As we discussed and I thought about how expensive the disease of Diabetes is for the patient and especially the uninsured and lower socioeconomic patient, I tried to think of ways that could cover more patients at a less expensive rate.
Utah County has several great resources for uninsured, low income, and homeless patients. I also know that the Mountainlands Clinic is overwhelmed with the ratio of health care worker (NP, MD, PA) to client. Then I thought about how we use telemedicine in the ER a lot. All of our pysch consults are through the tele and a patient being interviewed and assessed via a TV screen. Not only does this allow the counselor to have more time to see more patients (less travel time, etc), but it saves money (travel costs, etc). We use it for neurology consults as well as the neurologist can visually assess and using the nurse at bedside perform a stroke scale right through the screen.
Why can’t we use something like this for low income, uninsured patients? There would be more time, less cost, more patients able to be seen and assessed. Anyway, just a thought.
As I thought about the case study this week, I thought about hard life can be for some people. Some times we make things harder for ourselves than they have to be, but then some people are just dealt a difficult hand in life. People with diabetes are in this group. I complain about counting calories because I don’t want to gain a few pounds or I want to lose a few. But people with diabetes, and add to that all the health problems that can accompany diabetes, have to be accountable for everything they put in their bodies. If insulin dependant, they must monitor their blood glucose frequently every day and then inject insulin several times each day.
I know the person in the case study is make believe but I also know that these are real problems that real people have. It made me feel so badly for this woman, who already has the difficulty of managing her diabetes, dealing with her nephropathy and retinopathy, but now must deal with being a single mom and staying healthy for herself and her child.
I had a patient yesterday who is a type 1 diabetic. He can not work and could not get his Medicaid approved to get insurance for his medications. He had horrible diabetic ulcers on his legs and hip which were exacerbated by his scratching of the sores. What a difficult life this young man has.
This is a horrible disease. For those who are vigilant about controlling their sugars and keeping their A1c levels low, life may not be as hard and they might expect a good quality of life. For those who are lukewarm in their glucose monitoring, it will only be a matter of time before they start suffering from the ravages of high blood sugar.
In our group, I was responsible for writing point #2 in our weekly project discussion/case study. I wrote about nutritional building blocks. It was fairly simple teaching but a good reminder to myself of how important a balanced diet is, not only for someone with diabetes but for myself as well. I have started gaining the weight that I have kept off for the last two years and it is very disconcerting to me. I don’t feel as healthy, I don’t have the energy that I had, I don’t feel as good about myself and I just feel uncomfortable all of the time.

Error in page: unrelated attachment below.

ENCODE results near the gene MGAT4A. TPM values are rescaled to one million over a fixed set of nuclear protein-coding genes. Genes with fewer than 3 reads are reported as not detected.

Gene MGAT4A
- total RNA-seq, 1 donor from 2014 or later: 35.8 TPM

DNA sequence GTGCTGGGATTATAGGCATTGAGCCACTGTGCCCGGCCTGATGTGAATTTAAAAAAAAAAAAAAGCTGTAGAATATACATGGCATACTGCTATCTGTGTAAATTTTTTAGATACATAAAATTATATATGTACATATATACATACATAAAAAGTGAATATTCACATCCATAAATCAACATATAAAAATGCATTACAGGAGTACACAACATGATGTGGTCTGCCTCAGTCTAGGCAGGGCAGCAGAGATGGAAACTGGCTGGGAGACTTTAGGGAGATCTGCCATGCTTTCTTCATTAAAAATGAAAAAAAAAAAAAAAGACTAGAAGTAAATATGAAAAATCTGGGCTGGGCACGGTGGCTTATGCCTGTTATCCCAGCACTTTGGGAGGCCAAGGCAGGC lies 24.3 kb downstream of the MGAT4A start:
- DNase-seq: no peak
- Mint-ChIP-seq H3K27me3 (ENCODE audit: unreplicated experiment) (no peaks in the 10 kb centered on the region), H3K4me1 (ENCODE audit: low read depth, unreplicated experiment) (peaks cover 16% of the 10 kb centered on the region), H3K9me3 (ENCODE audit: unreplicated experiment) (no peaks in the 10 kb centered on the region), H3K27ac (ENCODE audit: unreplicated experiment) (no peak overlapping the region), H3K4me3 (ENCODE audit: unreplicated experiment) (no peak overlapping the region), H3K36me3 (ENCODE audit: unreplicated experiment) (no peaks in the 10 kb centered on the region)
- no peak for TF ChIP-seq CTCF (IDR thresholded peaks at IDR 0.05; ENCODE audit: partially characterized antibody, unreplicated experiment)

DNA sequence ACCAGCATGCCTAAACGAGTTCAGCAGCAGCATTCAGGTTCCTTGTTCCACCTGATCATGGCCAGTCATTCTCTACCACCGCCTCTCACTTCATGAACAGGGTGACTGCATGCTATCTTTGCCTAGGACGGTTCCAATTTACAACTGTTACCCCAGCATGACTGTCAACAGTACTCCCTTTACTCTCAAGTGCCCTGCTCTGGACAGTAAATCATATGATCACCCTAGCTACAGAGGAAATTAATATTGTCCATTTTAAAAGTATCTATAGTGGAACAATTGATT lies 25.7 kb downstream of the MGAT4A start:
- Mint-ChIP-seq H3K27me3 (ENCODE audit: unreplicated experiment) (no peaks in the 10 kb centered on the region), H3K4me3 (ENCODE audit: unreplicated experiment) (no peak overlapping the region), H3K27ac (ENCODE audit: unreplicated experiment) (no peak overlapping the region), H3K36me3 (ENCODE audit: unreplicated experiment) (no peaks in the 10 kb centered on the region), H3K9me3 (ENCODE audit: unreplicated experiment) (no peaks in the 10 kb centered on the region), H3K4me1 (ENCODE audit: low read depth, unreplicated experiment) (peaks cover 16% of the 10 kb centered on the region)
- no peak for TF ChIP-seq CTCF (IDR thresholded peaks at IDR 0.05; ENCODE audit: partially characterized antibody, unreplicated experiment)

As I thought about my regression and how difficult it is for me to get back into a healthy and lean lifestyle, I thought how difficult it must be for someone with diabetes. It’s not just about how they feel about themselves, it is matter of life or death for them. The future will look very bleak to the poorly controlled diabetic and yet I can understand how they would rebel and just say, “I’m tired of restricting myself. I want to eat what I want to eat”.
How do you teach someone or inspire someone to have that desire to live healthy? To be disciplined in what they eat, what they do and how they monitor their glucose. Well, I know that I must set an example myself and try to be more disciplined in my diet and exercise and care for my health.
Wow. There is so much information out there on Diabetes. I always thought it was so straightforward. High sugar, low sugar, insulin, metformin, no sugar, carb counting. Man, was I wrong. There are so many options for people who suffer with DM and the big push is to individualize and customize treatment plans, nutritional therapy, medication therapy to each person. I think this is wonderful.
When my son-in-law eats the carrot cake everyone wants me to make for birthdays, I always felt guilty tempting him to eat SUGAR….oooooooooooo. He would tell me that it is ok for him to eat it and it turns out, it is. With moderation and proper insulin dosing.
There are new discoveries every day and as I said in my readings comment, many of the answers to the questions we haven’t even asked yet are sometimes right in front of us, as is the case with the correlation between Vitamin D supplementation and better metabolic control and lower HbA1c levels. Weird.
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